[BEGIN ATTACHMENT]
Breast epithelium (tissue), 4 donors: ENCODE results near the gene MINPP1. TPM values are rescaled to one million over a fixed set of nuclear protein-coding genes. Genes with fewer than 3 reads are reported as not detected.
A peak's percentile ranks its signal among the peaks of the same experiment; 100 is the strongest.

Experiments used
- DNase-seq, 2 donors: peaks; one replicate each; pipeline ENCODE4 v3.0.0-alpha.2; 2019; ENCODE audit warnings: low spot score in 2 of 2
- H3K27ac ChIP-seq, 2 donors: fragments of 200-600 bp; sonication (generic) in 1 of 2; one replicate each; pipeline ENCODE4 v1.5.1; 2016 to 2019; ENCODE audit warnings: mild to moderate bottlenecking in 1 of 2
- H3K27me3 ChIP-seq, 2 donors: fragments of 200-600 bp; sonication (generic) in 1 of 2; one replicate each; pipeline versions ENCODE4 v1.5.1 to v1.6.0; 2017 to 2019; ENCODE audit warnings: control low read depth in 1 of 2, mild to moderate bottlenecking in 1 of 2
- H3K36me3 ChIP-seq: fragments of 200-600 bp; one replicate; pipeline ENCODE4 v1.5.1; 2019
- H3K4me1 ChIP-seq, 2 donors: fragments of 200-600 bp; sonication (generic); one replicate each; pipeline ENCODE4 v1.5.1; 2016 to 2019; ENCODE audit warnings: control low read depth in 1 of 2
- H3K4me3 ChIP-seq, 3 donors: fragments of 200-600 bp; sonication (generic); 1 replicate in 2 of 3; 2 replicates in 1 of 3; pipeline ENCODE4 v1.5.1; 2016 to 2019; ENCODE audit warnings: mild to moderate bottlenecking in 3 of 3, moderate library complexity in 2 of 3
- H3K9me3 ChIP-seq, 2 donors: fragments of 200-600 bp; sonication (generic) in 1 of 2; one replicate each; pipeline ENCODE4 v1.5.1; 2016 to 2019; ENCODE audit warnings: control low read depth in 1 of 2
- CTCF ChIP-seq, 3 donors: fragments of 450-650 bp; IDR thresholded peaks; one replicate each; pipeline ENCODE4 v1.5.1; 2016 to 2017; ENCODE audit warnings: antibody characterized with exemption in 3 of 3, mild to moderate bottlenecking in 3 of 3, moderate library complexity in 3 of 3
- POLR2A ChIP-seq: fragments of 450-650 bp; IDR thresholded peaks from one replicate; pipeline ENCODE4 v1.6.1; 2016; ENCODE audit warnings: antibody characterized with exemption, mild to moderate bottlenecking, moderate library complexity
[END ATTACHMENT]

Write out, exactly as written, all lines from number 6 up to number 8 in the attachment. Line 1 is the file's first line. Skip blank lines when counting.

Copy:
- H3K27me3 ChIP-seq, 2 donors: fragments of 200-600 bp; sonication (generic) in 1 of 2; one replicate each; pipeline versions ENCODE4 v1.5.1 to v1.6.0; 2017 to 2019; ENCODE audit warnings: control low read depth in 1 of 2, mild to moderate bottlenecking in 1 of 2
- H3K36me3 ChIP-seq: fragments of 200-600 bp; one replicate; pipeline ENCODE4 v1.5.1; 2019
- H3K4me1 ChIP-seq, 2 donors: fragments of 200-600 bp; sonication (generic); one replicate each; pipeline ENCODE4 v1.5.1; 2016 to 2019; ENCODE audit warnings: control low read depth in 1 of 2